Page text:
Thursday, May 16, 2013
Some legislators acknowledge the freebies can look bad, but they say the state's new ethics law will make it harder to mingle with constituents.
Georgia legislators who want to sit in the president's suite above the hedges at Sanford Stadium next year will have to pay their own way, thanks to ethics legislation signed by Gov. Nathan Deal last week. The law forbids elected officials from receiving gifts or event tickets exceeding $75. University System of Georgia lobbyists gave state and local lawmakers more than $14,000 in football tickets in 2012, the Athens Banner-Herald reports. The paper quotes state Sen. Bill Cowsert, whose district includes Athens, saying the football games have been a good way for him to mingle with his constitutents. “I think it’s really going to change things," Cowsert is quoted saying of the new ethics law. "I think it’s going to make it tougher for the…
Thursday, April 11, 2013
Three vocal Athens Clarke County commissioners say no.
Georgia Senator Frank Ginn (R-Danielsville) introduced Senate Bill 101 this past legislative session, which would have allowed guns on the University of Georgia campus as well as other college campuses in the state. On Tuesday, during the local legislative delegation's post-session meeting with the Athens Clark County Commission and Mayor, Ginn asked them if they had an opinion about the bill. How did they feel about having guns on campus? "Does the mayor and commission have a stance?" asked Ginn. "For me, it's a volatile issue. Between now and the next session, y'all maybe put that on the agenda for discussion." Commissioner Jerry NeSmith said that he supports the Second Amendment and that he himself has owned guns. He said he would …
Saturday, March 30, 2013
"The latest Peabody recipients reflect diversity in content, genre and sources of origination," Holston says.
Saturday, March 30
By Noel Holston Thirty-nine recipients of the 72nd Annual Peabody Awards were announced March 27th by the University of Georgia’s Grady College of Journalism and Mass Communication. The winners, chosen by the Peabody board as the best in electronic media for the year 2012, were named in a ceremony in the Peabody Gallery on the UGA Campus. The latest Peabody recipients reflect diversity in content, genre and sources of origination. They include “Girls,” Lena Dunham’s HBO comedy-drama about the young and the feckless in New York; “Putin, Russia and the West,” a compelling portrait of a modern-day czar; “Rapido y Furioso (Fast and Furious),” Univision’s Mexican perspective on the infamous Bureau of Alcohol, Tobacco, Firearms and Explosives’ …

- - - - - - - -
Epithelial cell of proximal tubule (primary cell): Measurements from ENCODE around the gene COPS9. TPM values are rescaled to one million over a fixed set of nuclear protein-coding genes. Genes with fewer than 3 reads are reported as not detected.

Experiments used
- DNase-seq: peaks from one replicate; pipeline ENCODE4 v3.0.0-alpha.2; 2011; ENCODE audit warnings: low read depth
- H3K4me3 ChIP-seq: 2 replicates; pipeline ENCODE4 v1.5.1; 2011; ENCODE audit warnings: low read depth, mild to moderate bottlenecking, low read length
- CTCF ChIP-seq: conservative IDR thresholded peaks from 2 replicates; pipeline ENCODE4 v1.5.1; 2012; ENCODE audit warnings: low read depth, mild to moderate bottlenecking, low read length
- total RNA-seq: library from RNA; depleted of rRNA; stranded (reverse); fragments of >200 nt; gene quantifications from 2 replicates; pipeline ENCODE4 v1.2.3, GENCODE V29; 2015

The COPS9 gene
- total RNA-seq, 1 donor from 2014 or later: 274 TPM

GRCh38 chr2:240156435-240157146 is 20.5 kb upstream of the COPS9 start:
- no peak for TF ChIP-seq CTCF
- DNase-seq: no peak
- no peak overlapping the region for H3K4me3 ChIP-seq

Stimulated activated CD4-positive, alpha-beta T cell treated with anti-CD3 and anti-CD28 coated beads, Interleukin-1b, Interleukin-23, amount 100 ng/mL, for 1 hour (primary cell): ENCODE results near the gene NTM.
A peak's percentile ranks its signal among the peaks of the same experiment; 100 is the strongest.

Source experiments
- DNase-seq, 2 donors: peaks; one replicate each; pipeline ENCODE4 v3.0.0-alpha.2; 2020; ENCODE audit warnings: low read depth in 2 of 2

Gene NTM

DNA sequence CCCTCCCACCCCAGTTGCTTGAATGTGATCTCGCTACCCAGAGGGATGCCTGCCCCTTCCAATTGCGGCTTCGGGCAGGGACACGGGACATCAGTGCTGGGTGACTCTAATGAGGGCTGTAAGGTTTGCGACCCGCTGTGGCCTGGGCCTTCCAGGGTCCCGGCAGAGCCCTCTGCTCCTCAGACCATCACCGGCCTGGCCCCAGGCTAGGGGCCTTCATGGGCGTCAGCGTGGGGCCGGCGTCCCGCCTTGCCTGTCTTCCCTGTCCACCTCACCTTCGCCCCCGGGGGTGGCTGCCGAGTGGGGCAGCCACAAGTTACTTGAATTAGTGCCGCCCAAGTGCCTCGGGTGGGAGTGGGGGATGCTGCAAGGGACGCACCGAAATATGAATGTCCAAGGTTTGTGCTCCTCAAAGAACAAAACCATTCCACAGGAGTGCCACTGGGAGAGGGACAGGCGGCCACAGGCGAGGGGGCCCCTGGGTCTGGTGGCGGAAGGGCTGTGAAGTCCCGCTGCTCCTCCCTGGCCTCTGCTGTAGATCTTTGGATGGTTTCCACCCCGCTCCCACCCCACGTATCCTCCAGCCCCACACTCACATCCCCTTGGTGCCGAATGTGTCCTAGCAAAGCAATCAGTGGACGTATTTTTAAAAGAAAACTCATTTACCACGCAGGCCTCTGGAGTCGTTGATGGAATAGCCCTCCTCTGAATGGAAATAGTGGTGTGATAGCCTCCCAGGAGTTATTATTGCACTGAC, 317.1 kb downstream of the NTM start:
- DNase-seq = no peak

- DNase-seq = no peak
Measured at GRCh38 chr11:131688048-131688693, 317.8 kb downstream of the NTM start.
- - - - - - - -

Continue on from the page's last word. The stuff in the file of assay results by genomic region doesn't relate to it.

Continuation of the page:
Wednesday, February 6, 2013
Morehead will officially replace University of Georgia President Michael Adams on July 1, according to a news release.
University of Georgia Provost Jere Morehead was officially named UGA's next president on Monday, according to a news release from the university system's Board of Regents. Morehead was announced as the sole finalist for the job last week. Morehead, who will replace UGA President Michael Adams, will take over on July 1, according to the release. “Jere has devoted the bulk of his career to the University of Georgia and he has a great passion for the University and its service to students and the State of Georgia,” Board of Regents Chair “Dink” NeSmith says in the release. “He knows the University and it became clear to all involved in the search that he is the right person to take UGA forward. He has tremendous challenges ahead and the …
Thursday, December 20, 2012
UGA graduate and U.S. Poet Laureate Natasha Trethewey's return to her alma mater got people thinking.
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Thursday, December 20, 2012
Natasha Trethewey, a University of Georgia graduate and the U.S. Poet Laureate for 2012-13, was recently back on campus to deliver the UGA charter lecture. Her visit got some people thinking about poetry and its value. "I was not fond of poetry before coming into contact with Trethewey’s work," UGA senior Crystal Reese wrote for The Red and Black. But the Pulitzer Prize-winning poet, who was born biracial before that was legal and often writes on themes of racial identity, "has convinced many young, aspiring writers — myself included — that the world wants to hear of topics that may seem unimportant to our immediate communities," Reese writes. At UGA, Trethewey read from her work “Thrall" and talked about being the child of a black …